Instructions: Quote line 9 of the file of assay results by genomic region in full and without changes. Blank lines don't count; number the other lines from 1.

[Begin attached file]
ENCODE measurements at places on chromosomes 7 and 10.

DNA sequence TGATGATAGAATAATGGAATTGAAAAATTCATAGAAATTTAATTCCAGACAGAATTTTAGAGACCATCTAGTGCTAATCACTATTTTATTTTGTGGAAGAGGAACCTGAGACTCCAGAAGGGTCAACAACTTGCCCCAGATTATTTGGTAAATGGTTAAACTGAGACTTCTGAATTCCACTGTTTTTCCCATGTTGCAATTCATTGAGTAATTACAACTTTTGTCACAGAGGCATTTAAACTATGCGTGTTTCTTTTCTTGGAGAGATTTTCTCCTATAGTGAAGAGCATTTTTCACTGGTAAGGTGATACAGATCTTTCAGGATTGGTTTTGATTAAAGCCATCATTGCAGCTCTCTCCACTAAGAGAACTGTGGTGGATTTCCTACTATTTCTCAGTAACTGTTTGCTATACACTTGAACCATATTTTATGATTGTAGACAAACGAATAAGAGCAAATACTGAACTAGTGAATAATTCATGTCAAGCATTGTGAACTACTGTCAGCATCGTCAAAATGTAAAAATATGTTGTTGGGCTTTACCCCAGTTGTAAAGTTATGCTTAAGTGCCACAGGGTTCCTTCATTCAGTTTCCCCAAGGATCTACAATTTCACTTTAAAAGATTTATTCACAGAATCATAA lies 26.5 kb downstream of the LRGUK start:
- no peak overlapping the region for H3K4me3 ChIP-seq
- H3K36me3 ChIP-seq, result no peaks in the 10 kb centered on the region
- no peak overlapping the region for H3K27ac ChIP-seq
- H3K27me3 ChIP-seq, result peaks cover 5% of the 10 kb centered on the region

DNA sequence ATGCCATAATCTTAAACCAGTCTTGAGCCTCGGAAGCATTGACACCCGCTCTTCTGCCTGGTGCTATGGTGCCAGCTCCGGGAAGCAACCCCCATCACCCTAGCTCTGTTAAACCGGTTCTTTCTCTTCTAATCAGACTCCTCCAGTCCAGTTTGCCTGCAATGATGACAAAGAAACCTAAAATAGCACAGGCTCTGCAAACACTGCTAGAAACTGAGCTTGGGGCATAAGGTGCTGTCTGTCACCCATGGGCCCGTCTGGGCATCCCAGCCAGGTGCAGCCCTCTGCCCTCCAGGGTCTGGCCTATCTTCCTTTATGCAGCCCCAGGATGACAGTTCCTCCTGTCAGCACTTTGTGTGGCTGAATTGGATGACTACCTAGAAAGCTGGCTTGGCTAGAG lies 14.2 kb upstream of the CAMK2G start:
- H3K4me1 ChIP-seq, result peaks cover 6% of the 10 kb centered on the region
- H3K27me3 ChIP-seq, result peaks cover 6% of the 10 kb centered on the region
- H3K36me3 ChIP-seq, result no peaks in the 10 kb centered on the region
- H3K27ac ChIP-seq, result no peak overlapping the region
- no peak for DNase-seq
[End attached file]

- H3K27me3 ChIP-seq, result peaks cover 6% of the 10 kb centered on the region